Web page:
It’s also best if you can find something that people don’t all agree on. The goal all of this isn’t to be correct, to have the right opinions and gain status that way, but to usefully explore the variations of the topic with other people. For me that’s social justice and how social media should work, and communities (which leads into politics and labor organizing pretty naturally); but it works for tech things too. I prefer author spaces to fan spaces. I’d rather hear how an author thinks about stories than what plot holes fans can identify. I want to hear how fan fiction writers are thinking about their stories, too, and not just people talking about last night’s episode of whatever it is. Your mileage may vary, but do think about what kinds of conversation you want to have. And again: the goal is not to be heard, don’t evaluate that, but to connect: are these people you want to listen to as well?
Find the people talking about that stuff, and get up in their replies. Ask probing questions sometimes. Nothing super invasive or fast paced annoying, but the kind of thing where over the course of a few weeks, you’d have a few repeated interactions with the same people. Follow those people, and the best of the people replying to them. Don’t just hound a single target, look for and join existing conversations: find the things people say, and let them know you heard them. It feels strange that feeling heard involves making others feel heard, but that’s relationship development for you. It’s very reciprocal, even while it’s not transactional.
Then when you find an opinion you have a unique take on, say it! Ideally they’ll be following you by then, or at least some of them. A boost from them gets you into the group you’re hoping to participate in, but if not, don’t worry. This also becomes a history when people look at your profile when you reply to a conversation. They may see something related or relevant to them, and follow you for it. Having an opinion rather than waiting until it’s safe makes that so, so much more likely. In any case, you’re first starting as a nice and kind ‘reply guy’ and eventually maturing into ‘community member’ of that little subgraph. You don’t need to prove your knowledge, and trying to do so will be harmful. Instead, ask good questions, fave posts that are insightful. Boost things that you think are particularly neat. If you have a related thing in an adjacent discipline or fandom or whatever, link them up! That’s the gold that makes other people feel seen. And if you do it, it will start happening to you. And a thread of four or five thoughts is a good length. You don’t need to do epic mega-threads of everything you know, but if you start thinking “this could be a blog post” but not a long one, you’re probably on the right track. Especially if you are intrigued by what you’re writing, not doing it for the attention. Your own care about your own communication shows when others read it.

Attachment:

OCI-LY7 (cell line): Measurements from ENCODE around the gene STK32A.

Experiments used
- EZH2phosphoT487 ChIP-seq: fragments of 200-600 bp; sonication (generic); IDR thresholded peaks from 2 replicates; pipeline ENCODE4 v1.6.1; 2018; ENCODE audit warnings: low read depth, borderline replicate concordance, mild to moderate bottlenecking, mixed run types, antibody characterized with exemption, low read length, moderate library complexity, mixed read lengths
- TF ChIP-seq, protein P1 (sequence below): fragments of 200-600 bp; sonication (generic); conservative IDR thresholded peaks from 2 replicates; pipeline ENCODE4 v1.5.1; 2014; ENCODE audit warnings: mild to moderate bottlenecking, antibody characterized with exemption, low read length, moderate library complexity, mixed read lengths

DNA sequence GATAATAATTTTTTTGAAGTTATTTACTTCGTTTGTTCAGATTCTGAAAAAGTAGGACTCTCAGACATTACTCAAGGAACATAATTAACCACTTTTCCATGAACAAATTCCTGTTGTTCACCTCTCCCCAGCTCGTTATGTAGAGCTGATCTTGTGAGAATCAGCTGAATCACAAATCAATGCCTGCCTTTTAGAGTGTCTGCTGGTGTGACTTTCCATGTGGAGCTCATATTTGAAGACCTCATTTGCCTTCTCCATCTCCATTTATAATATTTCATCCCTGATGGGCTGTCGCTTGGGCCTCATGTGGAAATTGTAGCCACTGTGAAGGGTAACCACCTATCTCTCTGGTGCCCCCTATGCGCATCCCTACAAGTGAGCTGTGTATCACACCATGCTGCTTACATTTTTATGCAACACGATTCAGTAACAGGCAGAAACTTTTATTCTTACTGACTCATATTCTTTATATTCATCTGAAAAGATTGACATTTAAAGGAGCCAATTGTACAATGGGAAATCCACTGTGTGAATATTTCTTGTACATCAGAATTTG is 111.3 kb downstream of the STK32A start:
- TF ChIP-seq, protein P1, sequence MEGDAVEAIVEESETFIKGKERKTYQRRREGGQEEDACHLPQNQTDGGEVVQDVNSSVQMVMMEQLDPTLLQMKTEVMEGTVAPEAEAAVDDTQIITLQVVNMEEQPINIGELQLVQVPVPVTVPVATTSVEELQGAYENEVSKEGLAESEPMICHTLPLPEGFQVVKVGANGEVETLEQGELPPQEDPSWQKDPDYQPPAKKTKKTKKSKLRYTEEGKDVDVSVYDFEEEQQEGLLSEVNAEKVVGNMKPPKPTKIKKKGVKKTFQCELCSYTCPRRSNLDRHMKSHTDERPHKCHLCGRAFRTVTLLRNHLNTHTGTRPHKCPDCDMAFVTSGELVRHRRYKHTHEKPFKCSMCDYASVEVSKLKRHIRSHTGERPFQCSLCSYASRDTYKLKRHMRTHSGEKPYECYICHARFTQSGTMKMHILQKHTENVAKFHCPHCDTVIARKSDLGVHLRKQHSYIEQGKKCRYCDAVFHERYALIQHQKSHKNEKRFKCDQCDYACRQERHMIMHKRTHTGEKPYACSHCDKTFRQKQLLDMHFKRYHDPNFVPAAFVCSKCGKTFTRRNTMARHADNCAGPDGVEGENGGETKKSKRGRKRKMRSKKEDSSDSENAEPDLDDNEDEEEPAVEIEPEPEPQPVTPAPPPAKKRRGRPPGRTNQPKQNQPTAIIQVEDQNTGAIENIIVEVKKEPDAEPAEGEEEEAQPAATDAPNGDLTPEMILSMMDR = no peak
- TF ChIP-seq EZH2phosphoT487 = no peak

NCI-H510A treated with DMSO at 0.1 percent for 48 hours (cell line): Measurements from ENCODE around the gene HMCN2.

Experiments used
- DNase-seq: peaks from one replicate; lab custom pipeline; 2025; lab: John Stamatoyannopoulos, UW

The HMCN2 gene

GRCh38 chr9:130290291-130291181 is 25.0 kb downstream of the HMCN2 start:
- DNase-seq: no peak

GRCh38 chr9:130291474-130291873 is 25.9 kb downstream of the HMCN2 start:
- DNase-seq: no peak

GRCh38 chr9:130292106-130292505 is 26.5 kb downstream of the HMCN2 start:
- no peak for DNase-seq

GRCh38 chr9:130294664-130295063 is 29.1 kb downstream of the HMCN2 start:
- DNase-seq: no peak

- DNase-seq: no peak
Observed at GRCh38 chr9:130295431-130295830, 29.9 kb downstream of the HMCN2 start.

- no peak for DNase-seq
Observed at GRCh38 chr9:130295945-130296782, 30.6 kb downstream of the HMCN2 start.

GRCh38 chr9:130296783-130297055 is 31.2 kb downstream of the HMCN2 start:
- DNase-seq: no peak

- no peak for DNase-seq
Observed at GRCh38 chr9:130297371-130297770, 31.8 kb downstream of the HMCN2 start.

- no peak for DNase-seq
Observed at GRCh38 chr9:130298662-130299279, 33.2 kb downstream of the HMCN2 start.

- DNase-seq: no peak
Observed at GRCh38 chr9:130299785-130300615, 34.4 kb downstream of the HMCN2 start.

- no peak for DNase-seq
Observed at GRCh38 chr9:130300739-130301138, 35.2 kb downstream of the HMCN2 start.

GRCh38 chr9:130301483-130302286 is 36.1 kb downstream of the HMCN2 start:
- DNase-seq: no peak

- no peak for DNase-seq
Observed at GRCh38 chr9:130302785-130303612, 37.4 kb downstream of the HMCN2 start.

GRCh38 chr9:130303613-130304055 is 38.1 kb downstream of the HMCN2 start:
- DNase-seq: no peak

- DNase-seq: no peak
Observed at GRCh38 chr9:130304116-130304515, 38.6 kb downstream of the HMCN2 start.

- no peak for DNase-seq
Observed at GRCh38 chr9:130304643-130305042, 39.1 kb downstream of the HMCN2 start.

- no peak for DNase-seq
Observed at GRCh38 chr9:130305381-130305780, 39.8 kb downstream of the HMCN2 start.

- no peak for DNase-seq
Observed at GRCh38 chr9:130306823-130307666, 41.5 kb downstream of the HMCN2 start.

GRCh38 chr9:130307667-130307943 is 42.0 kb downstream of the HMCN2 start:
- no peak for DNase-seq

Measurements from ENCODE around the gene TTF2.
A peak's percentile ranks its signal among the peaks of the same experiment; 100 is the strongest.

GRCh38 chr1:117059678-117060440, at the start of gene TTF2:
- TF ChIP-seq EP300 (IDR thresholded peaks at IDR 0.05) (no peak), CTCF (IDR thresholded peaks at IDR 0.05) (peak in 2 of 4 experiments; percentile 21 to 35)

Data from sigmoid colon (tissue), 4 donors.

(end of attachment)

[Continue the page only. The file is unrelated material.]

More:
My rules are basically “spread out the load, across people and time”, “never fight” and “disagree freely when it matters”, but in the end it’s relationship building, not “expressing yourself”; but ideally those relationships are places where expressing yourself is natural and happy. Relationships don’t need to be strictly equal, but ideally you’ll become a peer of others. You may not have credentials, but you can grow a reputation for caring about something and some people. That’s all that matters.
This should get you started building relationships online and in public. It won’t get you a hive mind of people to give you advice, it’s not how you build a circle of besties (though it might give you some tools and confidence to do so, and the advice to give what you want to get definitely works there too.)
And for what it’s worth, feel free to @ me on Mastodon, especially about this stuff.